News | March 30, 2010

Investigational Study Examines Portable Artificial Heart Driver System

March 30, 2010 – The FDA granted an investigational device exemption (IDE) for a clinical study of the Freedom portable driver system to power SynCardia's Total Artificial Heart. The study is designed to demonstrate that stable Total Artificial Heart patients in the U.S. can manage their portable driver outside the hospital environment, including at home and in step-down facilities.

While the Total Artificial Heart has the one of the highest bridge to transplant rates of all approved mechanical circulatory support devices, the major drawback is it confines patients to the hospital while they await a transplant. This is because the only FDA-approved driver for powering the device is the 418-pound hospital driver nicknamed “Big Blue.” Patients who meet study criteria will have the option to be discharged from the hospital with the Freedom driver, with the goal of enabling them to resume normal activities. The portable driver weighs 13.5-pounds, which includes two onboard lithium-ion batteries and a power adaptor. It is carried by the patient in a backpack or shoulder bag.

“While waiting for a transplant, patients can stay in the hospital for several months and in some rare cases, more than a year,” said Dr. Stephen Clayson, associate surgical director of the Utah Artificial Heart Program at Intermountain Medical Center. “We are pleased to initiate the IDE clinical study and evaluate the use of the Freedom driver to power the Total Artificial Heart. If the IDE clinical study of the Freedom driver is successful, patients will be able to sleep in their own bed, spend time with their families and be more self-sufficient.”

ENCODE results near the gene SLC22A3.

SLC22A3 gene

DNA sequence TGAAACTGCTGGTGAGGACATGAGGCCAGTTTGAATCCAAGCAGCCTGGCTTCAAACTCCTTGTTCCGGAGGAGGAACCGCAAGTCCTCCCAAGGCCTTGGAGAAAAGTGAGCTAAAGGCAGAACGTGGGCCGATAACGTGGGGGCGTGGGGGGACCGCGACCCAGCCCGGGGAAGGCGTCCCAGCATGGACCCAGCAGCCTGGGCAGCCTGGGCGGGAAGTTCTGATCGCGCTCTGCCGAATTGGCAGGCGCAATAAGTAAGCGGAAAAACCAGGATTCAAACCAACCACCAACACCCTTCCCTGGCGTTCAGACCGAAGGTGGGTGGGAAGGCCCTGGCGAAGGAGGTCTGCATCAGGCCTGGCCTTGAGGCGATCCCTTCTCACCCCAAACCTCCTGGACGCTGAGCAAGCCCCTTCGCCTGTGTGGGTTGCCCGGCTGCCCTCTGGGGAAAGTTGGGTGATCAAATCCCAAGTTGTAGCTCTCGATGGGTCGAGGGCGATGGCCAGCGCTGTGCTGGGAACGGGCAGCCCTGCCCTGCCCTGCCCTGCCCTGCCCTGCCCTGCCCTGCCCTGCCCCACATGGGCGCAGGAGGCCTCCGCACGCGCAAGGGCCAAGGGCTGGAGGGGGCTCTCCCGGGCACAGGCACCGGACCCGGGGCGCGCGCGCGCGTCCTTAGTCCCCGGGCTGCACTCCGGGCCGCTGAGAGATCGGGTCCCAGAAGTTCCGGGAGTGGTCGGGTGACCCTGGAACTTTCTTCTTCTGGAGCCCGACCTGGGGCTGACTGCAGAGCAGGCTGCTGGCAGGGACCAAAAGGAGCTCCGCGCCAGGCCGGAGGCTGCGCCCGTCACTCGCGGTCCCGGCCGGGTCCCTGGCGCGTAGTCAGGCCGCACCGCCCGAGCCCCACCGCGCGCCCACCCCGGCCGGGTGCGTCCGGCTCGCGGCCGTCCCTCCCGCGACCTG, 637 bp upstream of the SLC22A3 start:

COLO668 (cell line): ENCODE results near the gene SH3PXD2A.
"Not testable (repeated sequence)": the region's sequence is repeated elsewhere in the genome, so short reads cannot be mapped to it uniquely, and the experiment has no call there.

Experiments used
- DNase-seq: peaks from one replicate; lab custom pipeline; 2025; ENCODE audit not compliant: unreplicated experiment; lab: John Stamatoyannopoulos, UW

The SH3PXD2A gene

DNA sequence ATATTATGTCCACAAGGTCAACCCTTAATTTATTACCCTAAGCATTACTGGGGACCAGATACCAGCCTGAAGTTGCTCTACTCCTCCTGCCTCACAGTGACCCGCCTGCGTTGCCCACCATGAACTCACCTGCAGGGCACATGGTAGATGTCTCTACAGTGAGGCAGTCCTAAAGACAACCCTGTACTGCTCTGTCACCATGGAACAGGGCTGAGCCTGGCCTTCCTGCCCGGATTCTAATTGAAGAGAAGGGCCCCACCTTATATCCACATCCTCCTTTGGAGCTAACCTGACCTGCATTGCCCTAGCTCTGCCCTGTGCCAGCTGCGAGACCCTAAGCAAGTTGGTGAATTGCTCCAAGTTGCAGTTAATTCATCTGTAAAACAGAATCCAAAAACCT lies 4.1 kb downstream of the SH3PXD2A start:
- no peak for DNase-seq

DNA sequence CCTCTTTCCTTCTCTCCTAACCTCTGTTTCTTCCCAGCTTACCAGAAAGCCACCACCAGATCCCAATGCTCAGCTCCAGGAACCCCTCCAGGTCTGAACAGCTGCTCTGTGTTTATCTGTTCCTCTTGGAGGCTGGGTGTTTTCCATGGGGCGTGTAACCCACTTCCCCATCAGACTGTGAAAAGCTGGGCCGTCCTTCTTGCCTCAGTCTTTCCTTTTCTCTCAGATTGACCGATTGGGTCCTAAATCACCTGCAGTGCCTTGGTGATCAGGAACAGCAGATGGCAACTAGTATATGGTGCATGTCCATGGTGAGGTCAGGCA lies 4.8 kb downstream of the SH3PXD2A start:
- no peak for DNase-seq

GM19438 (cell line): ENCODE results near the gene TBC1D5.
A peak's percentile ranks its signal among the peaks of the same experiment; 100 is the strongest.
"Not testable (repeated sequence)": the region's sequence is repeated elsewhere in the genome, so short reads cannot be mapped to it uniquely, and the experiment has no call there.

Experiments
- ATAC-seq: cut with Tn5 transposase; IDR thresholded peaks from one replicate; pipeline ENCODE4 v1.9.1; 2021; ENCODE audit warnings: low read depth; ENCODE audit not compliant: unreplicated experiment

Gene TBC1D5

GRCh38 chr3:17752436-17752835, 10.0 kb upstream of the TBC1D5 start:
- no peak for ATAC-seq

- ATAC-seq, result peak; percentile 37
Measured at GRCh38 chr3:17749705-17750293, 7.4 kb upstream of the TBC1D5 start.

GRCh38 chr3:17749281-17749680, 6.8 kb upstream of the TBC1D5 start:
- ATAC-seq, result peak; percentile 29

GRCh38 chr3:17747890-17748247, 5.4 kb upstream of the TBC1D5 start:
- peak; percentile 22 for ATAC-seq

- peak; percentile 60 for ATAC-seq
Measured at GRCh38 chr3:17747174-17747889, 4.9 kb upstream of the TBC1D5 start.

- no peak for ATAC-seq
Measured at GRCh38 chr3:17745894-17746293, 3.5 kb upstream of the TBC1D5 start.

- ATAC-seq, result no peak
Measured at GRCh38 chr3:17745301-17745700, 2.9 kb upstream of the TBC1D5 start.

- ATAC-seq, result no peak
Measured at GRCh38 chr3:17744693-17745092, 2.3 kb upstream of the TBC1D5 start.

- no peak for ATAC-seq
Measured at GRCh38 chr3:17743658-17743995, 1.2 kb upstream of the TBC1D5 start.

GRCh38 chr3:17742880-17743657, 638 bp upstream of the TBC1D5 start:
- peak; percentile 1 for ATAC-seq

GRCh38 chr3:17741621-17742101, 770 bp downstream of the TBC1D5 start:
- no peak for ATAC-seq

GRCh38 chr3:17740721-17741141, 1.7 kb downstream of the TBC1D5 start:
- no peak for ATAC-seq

The study is designed to demonstrate that the driver is a suitable pneumatic driver for stable artificial heart patients and can be used safely at home. The trial is expected to enroll 60 patients and will follow them until transplant, 90 days after discharge or death. Centers anticipated to participate in the study include University Medical Center at the University of Arizona, Intermountain Medical Center and Virginia Commonwealth University Medical Center.

The Freedom driver uses a “dark cockpit” design, meaning the driver only flashes a light and sounds an alarm when something requires the user’s attention. The Freedom driver is serviced by replacement via express delivery. No onsite repair or inventory of parts is required by the hospital.

On March 1 the Freedom driver received CE approval for use in Europe.

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